THE BIG WEEKEND
Stanley Stewart plays squire and mine host at a grand English pile
MY country house parties have always suffered from one slight problem. I don’t have a country house. The solution is to rent one: a place with long drawing rooms for pre-dinner drinks, fourposter beds, croquet lawns and a set of back stairs for creeping adulterers. I settle on Bradley House in Wiltshire, which sleeps 26 in gracious en suite style without anyone having to resort to the sofa. Then I begin roping in friends.
When we turn up it’s as if we’ve died and gone to Gosford Park .A fine Georgian manor set in rolling parklands, Bradley House comes equipped with all the paraphernalia of privilege: grand entrance halls, sweeping staircases, baronial fireplaces, windows so tall you could ride a horse through them, and bathtubs in which you could do lengths.
Bradley House is the kind of place to make you wonder how you’ve survived all these years without 10,000ha, a peerage and a family motto.
The drawing room is larger than most city apartments. A fire crackles in the library where deep sofas await guests inclined to curl up with a good book, or one another. The music room is a children’s domain of games and pianos and DVDs. Beneath Flemish tapestries and silver candelabra, the dining room table is a polished runway laid for 25. Across the hall, the kitchen is the size of a small barn. Beyond lies a reassuring hinterland of butler’s pantries, laundry rooms, gun rooms, cloakrooms and back stairs.
The family seat of the dukes of Somerset, Bradley House was built in 1720. Originally it rivalled Longleat, its neighbour, but some family crisis in the early 19th century necessitated pulling down two wings, reducing the house from palatial to merely very large. The family are the Seymours, who were granted their title by Henry VIII when he took a fancy to the young Jane Seymour. He invited her to become lady-in-waiting to Anne Boleyn. Eleven days after Anne’s execution, Henry married Jane. Their marital bed, with its dense oak carvings, is upstairs in the Bow Bedroom.
Family portraits abound. The gloomiest line the central staircase. There is John Seymour, Jane’s father, a lugubrious fellow in charge of an intimidating beard. Clearly a man with more facial hair than sense, it was he who offered the hand of his daughter to the uxoricidal king. Then again, perhaps it was the old wheeze of sacrificing the girls so the boys could get on. Opposite is the painting of the male heir who Jane had produced, the young Edward VI. He is watched over by Jane’s brothers: Edward, who became Lord Protector to the boy king, and Thomas, who became High Admiral.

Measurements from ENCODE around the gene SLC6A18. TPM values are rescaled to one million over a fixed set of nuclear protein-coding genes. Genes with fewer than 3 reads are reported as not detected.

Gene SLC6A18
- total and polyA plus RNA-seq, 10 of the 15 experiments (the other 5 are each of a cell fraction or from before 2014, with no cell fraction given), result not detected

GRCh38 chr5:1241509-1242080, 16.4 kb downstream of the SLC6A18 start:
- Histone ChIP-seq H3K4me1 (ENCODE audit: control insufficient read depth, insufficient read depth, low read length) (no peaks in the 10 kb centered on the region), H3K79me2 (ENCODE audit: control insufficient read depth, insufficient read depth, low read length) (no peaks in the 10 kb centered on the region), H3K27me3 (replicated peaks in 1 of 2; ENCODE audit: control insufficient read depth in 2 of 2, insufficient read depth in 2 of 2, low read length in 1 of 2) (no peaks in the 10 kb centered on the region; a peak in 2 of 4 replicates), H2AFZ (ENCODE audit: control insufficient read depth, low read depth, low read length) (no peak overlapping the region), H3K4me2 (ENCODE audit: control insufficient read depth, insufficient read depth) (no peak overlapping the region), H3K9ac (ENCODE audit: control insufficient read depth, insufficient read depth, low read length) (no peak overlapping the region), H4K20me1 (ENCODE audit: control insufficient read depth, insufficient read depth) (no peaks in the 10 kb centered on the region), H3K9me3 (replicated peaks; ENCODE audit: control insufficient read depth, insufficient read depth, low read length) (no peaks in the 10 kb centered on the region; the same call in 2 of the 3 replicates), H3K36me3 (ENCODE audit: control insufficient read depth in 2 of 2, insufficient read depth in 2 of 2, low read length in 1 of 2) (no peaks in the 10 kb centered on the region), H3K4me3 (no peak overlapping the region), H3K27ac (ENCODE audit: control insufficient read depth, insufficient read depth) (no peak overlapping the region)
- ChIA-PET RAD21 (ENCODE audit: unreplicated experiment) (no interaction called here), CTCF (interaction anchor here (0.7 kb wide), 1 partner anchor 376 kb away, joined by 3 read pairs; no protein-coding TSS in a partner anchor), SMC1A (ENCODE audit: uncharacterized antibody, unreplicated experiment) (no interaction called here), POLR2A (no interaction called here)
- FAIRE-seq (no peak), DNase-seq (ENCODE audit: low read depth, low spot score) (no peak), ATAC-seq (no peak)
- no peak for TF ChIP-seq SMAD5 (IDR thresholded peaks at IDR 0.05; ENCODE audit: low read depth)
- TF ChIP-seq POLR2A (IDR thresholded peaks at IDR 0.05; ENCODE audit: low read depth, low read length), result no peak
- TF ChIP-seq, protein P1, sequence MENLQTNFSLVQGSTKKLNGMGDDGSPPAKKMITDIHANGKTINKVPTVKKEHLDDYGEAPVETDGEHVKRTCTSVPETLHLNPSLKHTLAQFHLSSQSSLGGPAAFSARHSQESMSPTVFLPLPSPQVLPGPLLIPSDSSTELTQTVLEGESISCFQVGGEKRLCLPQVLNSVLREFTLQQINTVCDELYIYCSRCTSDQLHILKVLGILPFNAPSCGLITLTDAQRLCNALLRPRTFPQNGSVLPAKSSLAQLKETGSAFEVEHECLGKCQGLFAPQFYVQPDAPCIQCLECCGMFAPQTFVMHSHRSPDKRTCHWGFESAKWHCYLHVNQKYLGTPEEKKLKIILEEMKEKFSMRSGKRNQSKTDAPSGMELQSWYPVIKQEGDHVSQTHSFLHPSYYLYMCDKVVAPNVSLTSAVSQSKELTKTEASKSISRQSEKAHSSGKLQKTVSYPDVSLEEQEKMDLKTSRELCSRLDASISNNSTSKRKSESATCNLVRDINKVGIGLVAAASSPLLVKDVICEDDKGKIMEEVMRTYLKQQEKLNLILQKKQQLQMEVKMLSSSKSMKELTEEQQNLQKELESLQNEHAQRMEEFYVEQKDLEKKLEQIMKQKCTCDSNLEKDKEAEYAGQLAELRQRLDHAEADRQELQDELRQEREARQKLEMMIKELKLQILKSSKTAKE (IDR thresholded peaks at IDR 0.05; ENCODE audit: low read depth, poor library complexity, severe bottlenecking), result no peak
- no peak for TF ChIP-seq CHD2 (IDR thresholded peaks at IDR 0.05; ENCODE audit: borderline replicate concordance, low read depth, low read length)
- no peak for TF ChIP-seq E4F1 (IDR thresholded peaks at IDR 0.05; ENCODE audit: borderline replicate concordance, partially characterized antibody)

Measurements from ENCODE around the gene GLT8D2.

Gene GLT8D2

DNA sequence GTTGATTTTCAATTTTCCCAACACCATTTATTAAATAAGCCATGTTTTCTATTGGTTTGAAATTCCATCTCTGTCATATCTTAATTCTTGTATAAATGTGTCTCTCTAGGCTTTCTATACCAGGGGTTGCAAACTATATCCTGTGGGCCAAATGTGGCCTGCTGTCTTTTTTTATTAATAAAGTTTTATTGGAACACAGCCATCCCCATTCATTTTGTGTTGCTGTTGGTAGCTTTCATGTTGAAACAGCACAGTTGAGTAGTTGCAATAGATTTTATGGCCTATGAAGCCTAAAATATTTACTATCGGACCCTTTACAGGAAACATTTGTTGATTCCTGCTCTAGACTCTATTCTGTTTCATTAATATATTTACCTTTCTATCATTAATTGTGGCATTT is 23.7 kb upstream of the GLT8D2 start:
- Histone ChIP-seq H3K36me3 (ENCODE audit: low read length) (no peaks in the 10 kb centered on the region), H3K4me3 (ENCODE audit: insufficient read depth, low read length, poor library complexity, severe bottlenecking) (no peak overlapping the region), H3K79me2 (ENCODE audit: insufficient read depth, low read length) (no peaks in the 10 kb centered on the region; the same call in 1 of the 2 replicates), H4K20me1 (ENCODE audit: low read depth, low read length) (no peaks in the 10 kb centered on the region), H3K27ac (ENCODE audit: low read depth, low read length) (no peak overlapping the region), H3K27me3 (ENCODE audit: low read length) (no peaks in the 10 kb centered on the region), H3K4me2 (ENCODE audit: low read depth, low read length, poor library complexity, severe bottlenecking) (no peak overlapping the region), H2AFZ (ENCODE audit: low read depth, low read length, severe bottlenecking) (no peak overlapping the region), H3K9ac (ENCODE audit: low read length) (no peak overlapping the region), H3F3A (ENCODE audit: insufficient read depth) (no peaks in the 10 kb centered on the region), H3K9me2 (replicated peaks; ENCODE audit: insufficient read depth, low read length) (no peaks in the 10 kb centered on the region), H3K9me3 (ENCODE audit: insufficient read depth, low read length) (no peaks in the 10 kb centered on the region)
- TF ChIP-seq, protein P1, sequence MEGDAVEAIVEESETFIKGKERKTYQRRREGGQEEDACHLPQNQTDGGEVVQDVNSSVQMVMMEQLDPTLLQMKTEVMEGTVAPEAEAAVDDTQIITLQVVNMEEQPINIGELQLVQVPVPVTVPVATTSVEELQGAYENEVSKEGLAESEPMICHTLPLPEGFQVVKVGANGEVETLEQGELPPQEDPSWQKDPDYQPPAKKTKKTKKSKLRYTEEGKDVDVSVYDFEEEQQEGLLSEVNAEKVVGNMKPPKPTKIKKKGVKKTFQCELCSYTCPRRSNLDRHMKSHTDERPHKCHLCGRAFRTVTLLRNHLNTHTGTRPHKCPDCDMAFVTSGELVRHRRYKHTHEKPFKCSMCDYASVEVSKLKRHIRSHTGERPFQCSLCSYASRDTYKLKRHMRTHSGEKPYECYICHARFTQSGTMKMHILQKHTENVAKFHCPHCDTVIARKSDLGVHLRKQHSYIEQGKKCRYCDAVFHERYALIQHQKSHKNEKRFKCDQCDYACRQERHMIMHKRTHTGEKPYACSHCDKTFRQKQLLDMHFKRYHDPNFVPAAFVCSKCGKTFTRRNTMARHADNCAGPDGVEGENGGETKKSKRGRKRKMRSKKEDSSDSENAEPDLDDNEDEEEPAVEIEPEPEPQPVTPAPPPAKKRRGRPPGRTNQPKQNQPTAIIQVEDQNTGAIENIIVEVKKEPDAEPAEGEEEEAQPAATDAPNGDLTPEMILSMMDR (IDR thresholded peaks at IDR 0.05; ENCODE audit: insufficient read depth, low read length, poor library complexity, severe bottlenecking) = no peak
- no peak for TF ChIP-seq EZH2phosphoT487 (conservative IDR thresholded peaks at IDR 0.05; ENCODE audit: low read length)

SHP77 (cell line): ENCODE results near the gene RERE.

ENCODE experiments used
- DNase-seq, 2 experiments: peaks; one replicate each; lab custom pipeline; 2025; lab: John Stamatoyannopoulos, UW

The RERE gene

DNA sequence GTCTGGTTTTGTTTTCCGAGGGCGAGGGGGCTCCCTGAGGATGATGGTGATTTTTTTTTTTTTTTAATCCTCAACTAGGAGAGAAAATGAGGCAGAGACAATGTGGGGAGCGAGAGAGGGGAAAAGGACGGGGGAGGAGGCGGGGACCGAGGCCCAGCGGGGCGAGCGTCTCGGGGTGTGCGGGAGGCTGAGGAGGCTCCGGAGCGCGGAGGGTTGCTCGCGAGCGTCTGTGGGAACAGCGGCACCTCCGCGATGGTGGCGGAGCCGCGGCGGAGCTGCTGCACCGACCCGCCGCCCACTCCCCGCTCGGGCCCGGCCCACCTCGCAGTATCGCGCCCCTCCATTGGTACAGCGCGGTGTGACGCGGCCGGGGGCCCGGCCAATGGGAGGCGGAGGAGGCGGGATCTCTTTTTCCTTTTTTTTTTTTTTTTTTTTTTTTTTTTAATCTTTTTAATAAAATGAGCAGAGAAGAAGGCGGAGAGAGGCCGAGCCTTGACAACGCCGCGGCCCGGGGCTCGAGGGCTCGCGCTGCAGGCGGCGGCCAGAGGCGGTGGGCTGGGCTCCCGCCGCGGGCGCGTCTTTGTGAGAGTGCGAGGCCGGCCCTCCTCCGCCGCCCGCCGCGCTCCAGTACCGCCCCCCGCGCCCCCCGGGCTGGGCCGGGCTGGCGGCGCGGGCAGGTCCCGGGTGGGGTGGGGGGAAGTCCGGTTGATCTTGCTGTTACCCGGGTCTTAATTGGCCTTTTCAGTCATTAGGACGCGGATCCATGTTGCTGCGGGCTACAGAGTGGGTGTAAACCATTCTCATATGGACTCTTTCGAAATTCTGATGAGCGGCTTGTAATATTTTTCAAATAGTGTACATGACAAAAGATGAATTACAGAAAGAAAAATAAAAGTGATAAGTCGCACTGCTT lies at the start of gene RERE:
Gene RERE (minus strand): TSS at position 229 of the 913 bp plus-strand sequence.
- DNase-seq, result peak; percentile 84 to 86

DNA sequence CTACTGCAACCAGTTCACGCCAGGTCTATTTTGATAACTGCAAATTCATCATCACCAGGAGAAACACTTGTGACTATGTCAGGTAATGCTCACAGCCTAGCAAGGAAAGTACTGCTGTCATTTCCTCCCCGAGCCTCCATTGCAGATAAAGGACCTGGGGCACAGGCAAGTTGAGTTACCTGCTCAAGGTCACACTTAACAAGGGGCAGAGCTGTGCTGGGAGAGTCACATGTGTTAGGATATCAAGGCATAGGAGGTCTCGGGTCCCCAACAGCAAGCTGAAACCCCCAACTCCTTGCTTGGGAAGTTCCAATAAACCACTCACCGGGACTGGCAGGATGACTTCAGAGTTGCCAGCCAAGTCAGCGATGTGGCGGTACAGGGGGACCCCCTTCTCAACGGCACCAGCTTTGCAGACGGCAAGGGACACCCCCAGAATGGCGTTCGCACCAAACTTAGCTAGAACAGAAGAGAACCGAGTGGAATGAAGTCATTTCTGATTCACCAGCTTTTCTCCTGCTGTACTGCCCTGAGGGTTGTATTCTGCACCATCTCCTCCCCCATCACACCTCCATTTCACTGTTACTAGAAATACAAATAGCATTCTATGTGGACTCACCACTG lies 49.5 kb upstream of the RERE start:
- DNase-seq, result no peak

Cars begin purring up the curving gravel drive, and the guests make their entrances like characters in an Agatha Christie novel. I dole out bedrooms with giddy abandon. The bachelor barrister is assigned the Garden Room at the end of the west wing. The bisexual novelist is given the bed in which Henry VIII bedded Jane Seymour. The historian is offered the Italian bedroom with its fine orientalist prints on the grounds that she grew up in Istanbul (sadly they turn out to be prints of Cairo). The journalist with the frisky young wife is given the Park Bedroom with the chandelier poised above the fourposter bed.
The glamorous divorcee is installed within corridor-creeping distance of the bachelor barrister. Children are dispatched to nursery bedrooms on the second floor where they embark upon a game of hide and seek that runs longer than The Sopranos.
We spend three blissful days in Bradley’s elegant bubble. The house manages the neat trick of being grand without being in the least formal. I realise this is how a manor house would be if I owned one myself, full of books and comfy sofas and log fires. There are piano duets in the music room, chess games half finished in the library, a great gaggle of muddy wellies inside the back door and a kitchen that is the warm heart of the house.
Every evening we have drinks in the drawing room in front of a roaring fire before we repair to boisterous candlelit meals at the long dining table. No one can remember such a wonderful house or such a fine house party. And no one wants to leave.
Prices for big properties can be eyewatering so your guests should be paying partners. Divided among the number of occupants, many British houses are surprisingly good value, often considerably less than a comparable hotel. Bradley House is a member of the the Country Castle Company. More: www.thecountrycastlecompany.co.uk. Staying at Landmark Trust heritage properties in Britain ( FabulousFollies, Travel&Indulgence, May 10-11): www.theaustralian.com.au/travel.
Mind your manor: Lavish interiors and the grand exterior of Bradley House in Wiltshire, which accommodates 26 guests; a scene from the film